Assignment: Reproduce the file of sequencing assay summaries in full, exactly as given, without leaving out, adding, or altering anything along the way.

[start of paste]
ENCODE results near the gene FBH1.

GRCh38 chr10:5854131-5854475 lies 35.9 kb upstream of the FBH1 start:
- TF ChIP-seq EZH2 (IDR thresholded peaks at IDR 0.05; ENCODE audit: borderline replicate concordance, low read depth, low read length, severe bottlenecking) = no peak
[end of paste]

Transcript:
ENCODE results near the gene FBH1.

GRCh38 chr10:5854131-5854475 lies 35.9 kb upstream of the FBH1 start:
- TF ChIP-seq EZH2 (IDR thresholded peaks at IDR 0.05; ENCODE audit: borderline replicate concordance, low read depth, low read length, severe bottlenecking) = no peak